With the wealth of health and fitness wearables currently flooding the market, the line between a casual wearable and a true medical device could get blurry in a hurry. As such, the U.S. Food and Drug Administration have chimed in on the matter with a preliminary guidance for device makers to follow.

By and large, products currently being sold under the general wellness banner – think Fitbit, Lumosity and Aura – don’t pose any sort of risk to consumers and thus, strict regulation isn’t necessary.

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The guidelines will, however, come into play when products make specific claims, like being able to treat or cure anorexia, anxiety, autism, erectile dysfunction, muscle dystrophy or obesity. What’s more, any sort of wearable that is physically invasive or deemed a prosthetic would trigger the FDA’s attention.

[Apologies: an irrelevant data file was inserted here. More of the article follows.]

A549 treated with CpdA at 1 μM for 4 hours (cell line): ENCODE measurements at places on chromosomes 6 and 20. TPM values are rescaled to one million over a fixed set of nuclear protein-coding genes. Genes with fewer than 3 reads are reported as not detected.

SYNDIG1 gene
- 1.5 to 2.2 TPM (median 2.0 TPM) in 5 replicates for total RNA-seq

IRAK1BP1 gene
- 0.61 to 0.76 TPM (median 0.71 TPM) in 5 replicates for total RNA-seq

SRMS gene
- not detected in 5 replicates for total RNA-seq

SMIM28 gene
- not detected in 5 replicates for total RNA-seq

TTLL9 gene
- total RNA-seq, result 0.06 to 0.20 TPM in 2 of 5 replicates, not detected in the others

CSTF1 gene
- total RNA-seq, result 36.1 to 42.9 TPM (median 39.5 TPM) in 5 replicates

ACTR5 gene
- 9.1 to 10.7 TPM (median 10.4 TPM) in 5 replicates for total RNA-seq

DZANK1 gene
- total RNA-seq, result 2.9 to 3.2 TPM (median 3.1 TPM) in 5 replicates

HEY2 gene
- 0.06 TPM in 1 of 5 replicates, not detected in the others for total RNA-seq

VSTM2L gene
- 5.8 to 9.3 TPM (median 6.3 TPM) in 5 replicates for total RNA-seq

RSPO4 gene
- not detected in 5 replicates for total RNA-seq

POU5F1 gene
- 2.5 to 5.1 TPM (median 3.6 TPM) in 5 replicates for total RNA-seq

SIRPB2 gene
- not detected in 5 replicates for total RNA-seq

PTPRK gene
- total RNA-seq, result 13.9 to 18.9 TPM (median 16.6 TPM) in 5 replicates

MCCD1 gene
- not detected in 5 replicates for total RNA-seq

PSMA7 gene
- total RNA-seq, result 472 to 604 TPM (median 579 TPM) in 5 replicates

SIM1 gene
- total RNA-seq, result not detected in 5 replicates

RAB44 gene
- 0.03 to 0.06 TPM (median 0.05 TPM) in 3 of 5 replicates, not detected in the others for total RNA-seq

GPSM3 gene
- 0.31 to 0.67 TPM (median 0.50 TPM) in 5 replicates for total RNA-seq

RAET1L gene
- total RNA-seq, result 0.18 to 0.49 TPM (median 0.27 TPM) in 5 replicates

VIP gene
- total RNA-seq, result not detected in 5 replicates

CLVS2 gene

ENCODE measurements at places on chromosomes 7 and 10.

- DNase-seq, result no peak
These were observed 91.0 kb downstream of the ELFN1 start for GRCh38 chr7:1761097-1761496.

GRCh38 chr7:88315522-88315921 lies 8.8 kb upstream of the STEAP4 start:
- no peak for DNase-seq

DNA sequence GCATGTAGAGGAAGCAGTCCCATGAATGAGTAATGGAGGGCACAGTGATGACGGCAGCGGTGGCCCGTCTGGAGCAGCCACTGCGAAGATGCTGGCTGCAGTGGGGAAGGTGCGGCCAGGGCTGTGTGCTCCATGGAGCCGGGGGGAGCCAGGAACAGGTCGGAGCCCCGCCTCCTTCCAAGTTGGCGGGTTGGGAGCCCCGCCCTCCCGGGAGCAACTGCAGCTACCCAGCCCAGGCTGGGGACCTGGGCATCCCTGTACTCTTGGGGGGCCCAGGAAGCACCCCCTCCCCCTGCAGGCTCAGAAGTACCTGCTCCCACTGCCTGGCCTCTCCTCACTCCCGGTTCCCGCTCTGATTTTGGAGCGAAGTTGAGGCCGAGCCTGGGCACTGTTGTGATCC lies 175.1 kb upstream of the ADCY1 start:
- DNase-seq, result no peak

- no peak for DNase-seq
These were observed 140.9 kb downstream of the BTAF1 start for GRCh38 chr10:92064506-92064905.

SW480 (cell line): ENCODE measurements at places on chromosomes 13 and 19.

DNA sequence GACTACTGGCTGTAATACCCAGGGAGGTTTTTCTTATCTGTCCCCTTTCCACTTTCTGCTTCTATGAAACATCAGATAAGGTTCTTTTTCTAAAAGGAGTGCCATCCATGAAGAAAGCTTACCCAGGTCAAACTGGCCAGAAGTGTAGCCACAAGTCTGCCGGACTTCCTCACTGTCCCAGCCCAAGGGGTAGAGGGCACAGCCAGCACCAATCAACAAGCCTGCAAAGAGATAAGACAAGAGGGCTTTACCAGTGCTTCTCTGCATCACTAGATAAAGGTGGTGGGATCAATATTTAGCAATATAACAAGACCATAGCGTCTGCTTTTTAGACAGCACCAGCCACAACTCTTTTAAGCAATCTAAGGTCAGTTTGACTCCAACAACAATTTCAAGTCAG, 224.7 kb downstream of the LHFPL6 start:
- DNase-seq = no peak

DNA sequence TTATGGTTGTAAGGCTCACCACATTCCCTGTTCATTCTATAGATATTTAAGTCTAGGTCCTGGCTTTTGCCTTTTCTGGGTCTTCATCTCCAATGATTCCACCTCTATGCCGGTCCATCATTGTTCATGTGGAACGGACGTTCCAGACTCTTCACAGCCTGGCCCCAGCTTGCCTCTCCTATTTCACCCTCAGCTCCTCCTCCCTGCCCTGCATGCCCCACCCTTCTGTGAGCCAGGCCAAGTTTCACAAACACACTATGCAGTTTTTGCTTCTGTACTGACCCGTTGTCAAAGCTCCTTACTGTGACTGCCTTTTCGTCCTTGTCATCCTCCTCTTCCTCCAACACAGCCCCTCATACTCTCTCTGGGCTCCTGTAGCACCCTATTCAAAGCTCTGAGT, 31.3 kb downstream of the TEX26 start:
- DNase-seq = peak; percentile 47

As for the current crop of wearables, I can’t come up with any off the top of my head that would require FDA guidance.

Several devices that may fall into the latter category were on display at this year’s Consumer Electronics Show. For example, Engadget sat through a demonstration of a mood-changing wearable from Thync that uses neurosignaling to shift your mood while a separate product called TempTraq is designed to monitor a baby’s temperature through a wearable patch.

The FDA is open to comments from the public for the next 90 days.